Following in the footsteps of the great Japanese masters, we were also excited to present to London audiences for the first time a fresh new voice from Japan in the shape of The Tale of Iya (dir. Tetsuichiro Tsuta, Japan). Praised by the Independent‘s Kaleen Aftab and the Telegraph’s Robbie Collin, this beautiful, poetic drama about the relationship between man and nature was presented in collaboration with screening partners, the Glasgow Film Festival.
Winner of Un Certain Regard at Cannes in 2013, and nominated for an Academy Award, The Missing Picture (dir. Rithy Panh, Cambodia) was a stunning documentary that uses a variety of visual mediums to explore the topic of genocide and the Khmer Rouge in Cambodia. This was followed by a panel discussion addressing the issue of atrocities generally, including discussing another film, The Act Of Killing, which examines the Indonesian killings of 1965-66.
An urban thriller starring Paddy Considine and rising star Aiysha Hart, Honour (dir. Shan Khan, UK) focused on a young British Muslim girl who plans to run away with her Punjabi boyfriend – prompting her family to enlist a bounty hunter in a desperate bid to save face. Showing in conjunction with East End Film Festival’s Cutting East youth festival, this London Premiere included a panel discussion about honour killings within British-Asian communities. Consisting of thirty-six shots, 36 (dir. Nawapol Thamrongrattanarit, Thailand) was a delicate contemplation on the nature of memories in the digital age, when a woman loses the images of a significant year of her live after her computer crashes.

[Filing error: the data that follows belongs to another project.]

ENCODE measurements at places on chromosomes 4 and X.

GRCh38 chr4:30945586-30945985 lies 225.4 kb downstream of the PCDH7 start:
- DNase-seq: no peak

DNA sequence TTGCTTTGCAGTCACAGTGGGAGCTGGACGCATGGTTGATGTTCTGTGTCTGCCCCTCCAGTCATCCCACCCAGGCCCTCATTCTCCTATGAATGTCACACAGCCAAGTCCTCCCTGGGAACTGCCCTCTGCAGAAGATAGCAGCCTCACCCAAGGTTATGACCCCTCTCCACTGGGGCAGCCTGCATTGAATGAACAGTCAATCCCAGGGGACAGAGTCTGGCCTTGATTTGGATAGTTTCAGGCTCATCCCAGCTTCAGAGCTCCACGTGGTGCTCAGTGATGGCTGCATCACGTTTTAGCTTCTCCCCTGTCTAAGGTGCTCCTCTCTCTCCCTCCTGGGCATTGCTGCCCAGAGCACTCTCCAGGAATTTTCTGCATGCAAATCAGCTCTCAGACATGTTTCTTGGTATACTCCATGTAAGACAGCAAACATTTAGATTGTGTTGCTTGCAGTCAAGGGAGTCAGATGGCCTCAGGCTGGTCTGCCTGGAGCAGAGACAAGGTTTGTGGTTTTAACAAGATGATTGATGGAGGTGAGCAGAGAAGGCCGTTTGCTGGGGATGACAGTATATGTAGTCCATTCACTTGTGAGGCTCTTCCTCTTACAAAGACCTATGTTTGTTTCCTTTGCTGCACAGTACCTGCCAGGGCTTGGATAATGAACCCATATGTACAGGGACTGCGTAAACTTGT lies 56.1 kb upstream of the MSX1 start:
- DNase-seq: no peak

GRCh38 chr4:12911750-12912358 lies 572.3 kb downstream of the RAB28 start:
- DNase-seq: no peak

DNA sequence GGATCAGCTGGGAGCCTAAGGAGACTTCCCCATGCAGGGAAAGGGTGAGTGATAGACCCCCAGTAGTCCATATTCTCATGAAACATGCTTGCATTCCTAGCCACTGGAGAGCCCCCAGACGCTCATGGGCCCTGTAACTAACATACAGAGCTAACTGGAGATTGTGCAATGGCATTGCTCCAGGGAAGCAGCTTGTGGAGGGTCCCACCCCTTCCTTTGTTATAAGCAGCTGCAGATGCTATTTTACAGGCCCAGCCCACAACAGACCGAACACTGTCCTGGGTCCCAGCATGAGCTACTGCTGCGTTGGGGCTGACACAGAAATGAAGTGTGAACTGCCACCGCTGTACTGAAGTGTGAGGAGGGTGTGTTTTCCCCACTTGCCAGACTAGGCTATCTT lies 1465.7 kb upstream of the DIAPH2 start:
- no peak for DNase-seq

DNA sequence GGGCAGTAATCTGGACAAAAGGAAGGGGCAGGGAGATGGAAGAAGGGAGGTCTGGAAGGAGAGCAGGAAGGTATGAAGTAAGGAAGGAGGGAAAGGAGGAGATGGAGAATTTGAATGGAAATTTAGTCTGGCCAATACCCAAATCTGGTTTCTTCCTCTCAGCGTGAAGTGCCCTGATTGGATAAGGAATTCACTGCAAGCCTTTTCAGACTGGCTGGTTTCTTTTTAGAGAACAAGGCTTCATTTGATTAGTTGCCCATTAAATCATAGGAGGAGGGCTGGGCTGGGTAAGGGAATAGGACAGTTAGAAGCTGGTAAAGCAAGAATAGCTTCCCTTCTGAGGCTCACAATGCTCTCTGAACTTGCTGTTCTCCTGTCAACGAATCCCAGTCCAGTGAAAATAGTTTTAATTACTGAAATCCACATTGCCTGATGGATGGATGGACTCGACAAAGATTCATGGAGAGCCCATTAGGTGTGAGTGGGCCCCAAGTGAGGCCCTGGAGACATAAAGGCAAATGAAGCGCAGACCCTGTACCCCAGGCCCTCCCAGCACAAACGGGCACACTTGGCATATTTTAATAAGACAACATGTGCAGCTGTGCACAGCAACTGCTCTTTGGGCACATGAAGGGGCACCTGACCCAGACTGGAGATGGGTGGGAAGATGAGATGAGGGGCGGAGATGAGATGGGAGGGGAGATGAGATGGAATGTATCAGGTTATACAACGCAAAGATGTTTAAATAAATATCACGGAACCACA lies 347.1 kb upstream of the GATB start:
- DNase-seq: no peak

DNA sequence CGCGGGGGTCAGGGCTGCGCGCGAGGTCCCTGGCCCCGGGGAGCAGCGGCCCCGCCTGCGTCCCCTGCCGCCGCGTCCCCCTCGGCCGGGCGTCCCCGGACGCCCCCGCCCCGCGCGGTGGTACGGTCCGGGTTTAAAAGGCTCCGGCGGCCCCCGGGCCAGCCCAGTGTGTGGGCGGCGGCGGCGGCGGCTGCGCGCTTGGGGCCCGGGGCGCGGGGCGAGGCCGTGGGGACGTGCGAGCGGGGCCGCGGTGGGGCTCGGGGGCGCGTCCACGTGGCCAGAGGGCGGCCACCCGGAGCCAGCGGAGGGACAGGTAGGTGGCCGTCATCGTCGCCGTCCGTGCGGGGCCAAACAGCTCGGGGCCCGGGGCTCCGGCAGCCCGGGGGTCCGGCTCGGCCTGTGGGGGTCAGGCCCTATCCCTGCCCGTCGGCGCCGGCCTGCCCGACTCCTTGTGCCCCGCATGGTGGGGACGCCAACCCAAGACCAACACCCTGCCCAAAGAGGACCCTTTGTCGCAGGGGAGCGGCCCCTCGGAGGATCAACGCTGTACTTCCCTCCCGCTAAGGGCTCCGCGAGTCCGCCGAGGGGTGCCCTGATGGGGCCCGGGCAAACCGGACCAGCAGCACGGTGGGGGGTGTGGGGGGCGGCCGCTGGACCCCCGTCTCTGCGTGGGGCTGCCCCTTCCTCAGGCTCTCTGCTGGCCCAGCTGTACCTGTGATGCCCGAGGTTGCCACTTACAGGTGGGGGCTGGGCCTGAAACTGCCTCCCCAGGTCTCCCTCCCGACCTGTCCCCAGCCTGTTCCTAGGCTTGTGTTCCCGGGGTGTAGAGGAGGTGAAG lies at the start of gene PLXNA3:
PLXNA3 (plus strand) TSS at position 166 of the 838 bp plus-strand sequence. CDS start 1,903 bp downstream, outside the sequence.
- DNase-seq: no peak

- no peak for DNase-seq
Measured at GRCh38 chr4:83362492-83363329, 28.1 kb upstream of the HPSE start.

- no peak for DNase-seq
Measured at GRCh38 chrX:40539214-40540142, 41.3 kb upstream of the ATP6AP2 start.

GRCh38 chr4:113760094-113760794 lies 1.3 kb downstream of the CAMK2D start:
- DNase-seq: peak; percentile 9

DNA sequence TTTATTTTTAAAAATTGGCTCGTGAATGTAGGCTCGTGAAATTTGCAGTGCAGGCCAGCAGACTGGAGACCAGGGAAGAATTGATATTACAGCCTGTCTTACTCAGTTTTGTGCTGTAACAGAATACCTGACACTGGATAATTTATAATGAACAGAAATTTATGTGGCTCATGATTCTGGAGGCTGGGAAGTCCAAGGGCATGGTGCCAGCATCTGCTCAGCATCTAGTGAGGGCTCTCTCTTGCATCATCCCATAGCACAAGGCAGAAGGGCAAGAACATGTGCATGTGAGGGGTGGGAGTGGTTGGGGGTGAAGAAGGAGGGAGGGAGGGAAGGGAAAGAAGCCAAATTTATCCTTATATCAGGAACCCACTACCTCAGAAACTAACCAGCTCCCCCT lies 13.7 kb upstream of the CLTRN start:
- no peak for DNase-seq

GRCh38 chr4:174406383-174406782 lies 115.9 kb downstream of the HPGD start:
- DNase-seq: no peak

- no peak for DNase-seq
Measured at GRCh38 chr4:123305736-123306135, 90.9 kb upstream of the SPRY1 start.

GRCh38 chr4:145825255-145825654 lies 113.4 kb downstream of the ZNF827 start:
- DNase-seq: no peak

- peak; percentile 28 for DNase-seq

Inspired by 410 real tweets from an anonymous girl, Mary is Happy, Mary is Happy (dir. Nawapol Thamrongrattanarit, Thailand) was Nawapol’s brilliant second film. Capturing the funny and strange world of a contemporary Asian teenager, its inventive narrative is led by the artistic concept of adapting a real Twitter stream into a fictional film. This was the UK Premiere.
Portraying the life and relationships of the wealthy youngsters of Tehran, Kami’s Party (dir. Ali Ahmadzade, Iran) was a road movie showing the secret world of upper-class Iranians – a side to the country not many in the West will have seen. This was also a UK Premiere.
With a focus on the most powerful new films from both established and new directors, reflecting the challenging nature of Asia in a globalised world, the Asia House Film Festival has built a reputation for screening the most dynamic and challenging cinema from all over Asia. With films from Iran to Japan presented in the UK for the first time, the Festival allows audiences to explore and comprehend Asian cultures via films, Q&As and events.
Asia House Film Festival Best Film Award
After last year’s inaugural award, the Asia House Film Festival Best Film Award was awarded to one title from the Asia House Film Festival 2014 programme. Selected from a shortlist of six films, the award is presented to the film that judges feel offers the most compelling and relevant example of new Asian cinema in 2014. The Tale of Iya won the 2014 Best Film Award.